The Serbs are another descendant of the great Yugoslavian football team. Football nerds worldwide will remember the last great Yugoslavian side of the early 1990’s which could really have gone on to be a major force in world football had the country not been broken up. That generation had won the 1989 U-20 World Cup in Chile, even while missing some key players. In 1990, they made the World Cup quarter-finals and only got eliminated by Argentina on penalties after a pulsating match.
But in 1992, just as they were maturing, they were banned from competing in the 1992 European Championships in Sweden. They were replaced in that tournament by the team they had eliminated in the qualifiers—Denmark. The Danes went on to win the tournament.
That generation of players contained some of the brightest talents of Europe. I once tallied the names of all the players who were eligible to play for a potential Yugoslavia in the mid-1990’s, and came up with these names:
One could write an entire book about these players, but I’ll only briefly mention a few of the great names: Predrag Mijatovic, Davor Suker, Alen Boksic, Dragan Stojkovitch, Robert Prosinecki, Sinisa Mihajlovic, and Zvonimir Boban were all some of the best superstars in Europe around the mid-late-1990’s.
Internationally, they were spread out over several national teams as the country disintegrated. In 1998 these teams separately achieved well in the World Cup finals. Croatia won third-place after beating Holland, Germany, Romania, Japan and Jamaica. Yugoslavia made the second round where they barely lost to the Dutch, who were possibly the best side in that tournament. Slovenia had also qualified, though they were eliminated in the first round. Had these teams been one, they could have won it. The 1998 Yugoslavia team is the greatest team to have never existed.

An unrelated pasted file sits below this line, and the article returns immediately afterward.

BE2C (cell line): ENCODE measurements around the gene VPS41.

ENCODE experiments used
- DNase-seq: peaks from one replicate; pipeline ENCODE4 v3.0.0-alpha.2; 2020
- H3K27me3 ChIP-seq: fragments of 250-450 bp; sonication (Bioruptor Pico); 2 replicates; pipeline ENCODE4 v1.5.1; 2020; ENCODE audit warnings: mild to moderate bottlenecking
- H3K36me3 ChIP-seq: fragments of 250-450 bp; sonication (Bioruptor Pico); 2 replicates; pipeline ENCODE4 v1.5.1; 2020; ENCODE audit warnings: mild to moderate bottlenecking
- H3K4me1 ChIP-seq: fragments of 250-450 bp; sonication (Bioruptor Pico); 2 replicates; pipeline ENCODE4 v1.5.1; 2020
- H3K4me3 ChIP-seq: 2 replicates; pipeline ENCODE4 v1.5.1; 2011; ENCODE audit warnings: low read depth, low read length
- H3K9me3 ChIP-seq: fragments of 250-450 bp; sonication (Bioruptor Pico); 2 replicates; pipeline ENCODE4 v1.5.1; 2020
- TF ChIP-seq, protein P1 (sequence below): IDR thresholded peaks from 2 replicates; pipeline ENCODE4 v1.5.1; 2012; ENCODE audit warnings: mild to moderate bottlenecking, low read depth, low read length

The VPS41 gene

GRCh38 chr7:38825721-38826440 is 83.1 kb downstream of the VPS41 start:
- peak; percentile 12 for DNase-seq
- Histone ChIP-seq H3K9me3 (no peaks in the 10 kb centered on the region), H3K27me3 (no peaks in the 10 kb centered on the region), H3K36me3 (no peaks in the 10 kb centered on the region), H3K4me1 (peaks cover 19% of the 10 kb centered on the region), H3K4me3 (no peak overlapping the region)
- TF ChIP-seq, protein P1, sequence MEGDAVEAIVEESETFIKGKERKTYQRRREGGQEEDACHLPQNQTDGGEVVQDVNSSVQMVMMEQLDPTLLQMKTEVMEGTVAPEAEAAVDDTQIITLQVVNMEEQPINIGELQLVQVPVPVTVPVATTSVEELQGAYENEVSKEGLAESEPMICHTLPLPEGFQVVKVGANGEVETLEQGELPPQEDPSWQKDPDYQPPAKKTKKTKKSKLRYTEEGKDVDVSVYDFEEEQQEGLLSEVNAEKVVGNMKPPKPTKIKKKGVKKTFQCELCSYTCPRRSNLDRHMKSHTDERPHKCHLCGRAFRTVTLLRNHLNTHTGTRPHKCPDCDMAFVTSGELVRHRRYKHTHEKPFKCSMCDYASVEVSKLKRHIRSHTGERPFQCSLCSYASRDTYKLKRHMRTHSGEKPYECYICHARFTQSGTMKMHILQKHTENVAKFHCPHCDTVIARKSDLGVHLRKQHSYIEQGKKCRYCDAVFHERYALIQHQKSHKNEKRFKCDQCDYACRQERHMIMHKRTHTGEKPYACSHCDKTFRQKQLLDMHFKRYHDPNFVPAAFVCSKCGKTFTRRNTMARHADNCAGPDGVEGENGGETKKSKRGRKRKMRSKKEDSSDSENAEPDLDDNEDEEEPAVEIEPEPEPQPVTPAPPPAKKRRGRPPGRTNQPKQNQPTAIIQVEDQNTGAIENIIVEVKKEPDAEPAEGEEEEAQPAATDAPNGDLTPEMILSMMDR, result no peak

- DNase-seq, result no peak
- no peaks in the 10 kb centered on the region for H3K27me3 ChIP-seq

This is not such a surprise when one considers the international sports pedigree of the countries of the former Yugolsavia. They constantly do well in basketball, volleyball, handball, and several other sports. It is quite remarkable to think of how successful these countries are, particularly given how small their populations are.
And today’s Serbia have every bit of potential to live up to their predecessors’ feat. They finished ahead of France, Romania and Austria in their qualifying group. This is a good side with plenty of quality players through and through—particularly in defense. Chelsea’s Ivanovic and Manchester United’s Nemanja Vidic are two of the best defenders in the Premier League. Left-back Kolarov is an exciting player with Italy’s Lazio, Dejan Stankovic plays for European champions Internazionale, Milan Jovanovic has excelled in the Belgian league and is moving to Liverpool. And Nicola Zigic, while not the most prolific striker, plays for Valencia and is an imposing physical presence upfront at 6’8”.
They are coached by Radomir Antic, who is a respected manager that has won the Spanish Liga title with Atletico Madrid in 1996—a formidable accomplishment, considering how rare it is for Atletico Madrid to manage to win the league.
They might not have a great attack on paper, but with good organization and a good gameplan, they can control games and manage to score through set-pieces, relying on the excellent execution of Stankovic and the height of Zigic. One worry for them will be Nemanja Vidic’s tendency to falter under pressure when confronted with good strikers. As a Liverpool striker, I cannot help but recall with immense joy all the wonderful times Fernando Torres has demolished Nemanja Vidic.